Course participants who complete the six week (January 5 — February 13, 2015) course, Children with Disabilities in the Library, can earn 3 CEUs (Continuing Education Units).  Registration for this and other ALSC online courses is now available by phone (800-545-2433, ext. 5) or at ALA Online Learning.

Anyone with further questions about the course, Children with Disabilities in the Library, should feel free to contact me at EduKateTodd@gmail.com .


Photo by Kate Todd

Photo by Kate Todd

Our guest blogger today is Kate Todd. Kate has retired from her work as a librarian at The New York Public Library and Manhattanville College.  She now provides online courses and webinars for ALSC and ASCLA.  She has published several journal articles and made presentations at professional conferences and seminars.  In addition to services to people with disabilities, her professional interests include leveling of children’s books, library services to incarcerated youth and gaming in libraries.  Her Twitter handle is @katetodd42 .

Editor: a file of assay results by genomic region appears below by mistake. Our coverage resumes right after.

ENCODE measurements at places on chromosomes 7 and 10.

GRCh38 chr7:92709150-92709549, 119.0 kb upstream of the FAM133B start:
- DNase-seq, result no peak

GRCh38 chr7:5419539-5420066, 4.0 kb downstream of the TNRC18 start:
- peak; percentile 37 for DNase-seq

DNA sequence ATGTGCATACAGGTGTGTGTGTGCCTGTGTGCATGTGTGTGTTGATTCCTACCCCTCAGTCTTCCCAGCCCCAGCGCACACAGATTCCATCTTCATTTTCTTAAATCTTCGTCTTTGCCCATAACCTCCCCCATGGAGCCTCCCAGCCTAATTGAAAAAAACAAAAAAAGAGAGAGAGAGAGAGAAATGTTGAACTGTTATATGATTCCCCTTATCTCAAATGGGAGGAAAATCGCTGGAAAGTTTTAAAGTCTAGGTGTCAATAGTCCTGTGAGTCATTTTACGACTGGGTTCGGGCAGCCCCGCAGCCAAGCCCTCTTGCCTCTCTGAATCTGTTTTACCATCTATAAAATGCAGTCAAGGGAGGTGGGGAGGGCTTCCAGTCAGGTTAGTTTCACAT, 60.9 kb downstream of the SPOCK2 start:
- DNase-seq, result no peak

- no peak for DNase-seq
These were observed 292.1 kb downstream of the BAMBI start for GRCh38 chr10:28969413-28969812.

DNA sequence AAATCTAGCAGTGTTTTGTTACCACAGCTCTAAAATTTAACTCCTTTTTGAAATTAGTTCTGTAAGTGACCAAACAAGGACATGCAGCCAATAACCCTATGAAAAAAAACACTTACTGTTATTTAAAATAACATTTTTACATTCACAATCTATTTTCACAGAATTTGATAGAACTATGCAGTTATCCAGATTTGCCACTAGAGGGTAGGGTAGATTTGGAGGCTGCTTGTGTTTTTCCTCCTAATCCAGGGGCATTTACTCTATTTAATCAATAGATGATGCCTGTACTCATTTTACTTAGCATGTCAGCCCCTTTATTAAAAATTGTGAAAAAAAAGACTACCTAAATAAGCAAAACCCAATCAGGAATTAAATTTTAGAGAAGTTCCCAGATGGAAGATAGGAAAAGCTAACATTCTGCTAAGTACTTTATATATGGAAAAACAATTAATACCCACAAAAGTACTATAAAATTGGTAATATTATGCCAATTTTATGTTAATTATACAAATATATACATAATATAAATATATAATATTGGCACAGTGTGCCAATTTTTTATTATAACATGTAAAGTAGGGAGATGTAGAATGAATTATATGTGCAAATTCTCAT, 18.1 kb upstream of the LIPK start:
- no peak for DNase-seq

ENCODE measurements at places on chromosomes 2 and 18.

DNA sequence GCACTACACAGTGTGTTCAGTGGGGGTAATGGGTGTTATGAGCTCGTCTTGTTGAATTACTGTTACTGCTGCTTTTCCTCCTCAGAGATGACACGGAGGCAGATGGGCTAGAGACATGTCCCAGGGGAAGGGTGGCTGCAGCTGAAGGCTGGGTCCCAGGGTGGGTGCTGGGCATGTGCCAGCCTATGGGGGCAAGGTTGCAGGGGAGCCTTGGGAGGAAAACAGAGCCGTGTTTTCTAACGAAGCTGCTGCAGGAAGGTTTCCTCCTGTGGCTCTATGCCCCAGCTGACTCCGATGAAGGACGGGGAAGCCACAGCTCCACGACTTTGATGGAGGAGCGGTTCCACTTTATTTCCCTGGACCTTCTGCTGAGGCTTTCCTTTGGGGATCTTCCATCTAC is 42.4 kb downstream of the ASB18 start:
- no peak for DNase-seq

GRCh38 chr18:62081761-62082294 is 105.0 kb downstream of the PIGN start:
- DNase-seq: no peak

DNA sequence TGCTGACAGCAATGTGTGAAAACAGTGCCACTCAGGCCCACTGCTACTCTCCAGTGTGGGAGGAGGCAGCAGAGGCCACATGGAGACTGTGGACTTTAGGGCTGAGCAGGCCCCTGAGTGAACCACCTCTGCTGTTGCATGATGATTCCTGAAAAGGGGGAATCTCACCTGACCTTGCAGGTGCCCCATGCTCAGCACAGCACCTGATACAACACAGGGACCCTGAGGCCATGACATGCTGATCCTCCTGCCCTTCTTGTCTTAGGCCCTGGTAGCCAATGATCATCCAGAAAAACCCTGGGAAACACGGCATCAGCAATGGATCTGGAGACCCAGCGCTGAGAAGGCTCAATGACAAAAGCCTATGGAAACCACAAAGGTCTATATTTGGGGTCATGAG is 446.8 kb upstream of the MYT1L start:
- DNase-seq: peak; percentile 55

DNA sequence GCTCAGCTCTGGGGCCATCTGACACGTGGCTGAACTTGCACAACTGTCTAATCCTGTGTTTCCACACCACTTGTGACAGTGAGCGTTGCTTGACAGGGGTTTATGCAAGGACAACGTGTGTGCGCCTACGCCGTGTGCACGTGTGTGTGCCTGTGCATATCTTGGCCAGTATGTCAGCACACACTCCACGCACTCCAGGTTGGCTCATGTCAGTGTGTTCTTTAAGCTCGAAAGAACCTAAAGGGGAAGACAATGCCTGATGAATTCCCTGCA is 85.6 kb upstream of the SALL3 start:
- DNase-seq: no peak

Please note that as a guest post, the views expressed here do not represent the official position of ALA or ALSC.

If you’d like to write a guest post for the ALSC Blog, please contact Mary Voors, ALSC Blog manager, at alscblog@gmail.com.

Posted in Guest Blogger, Professional Development, Special Needs Awareness | 1 Comment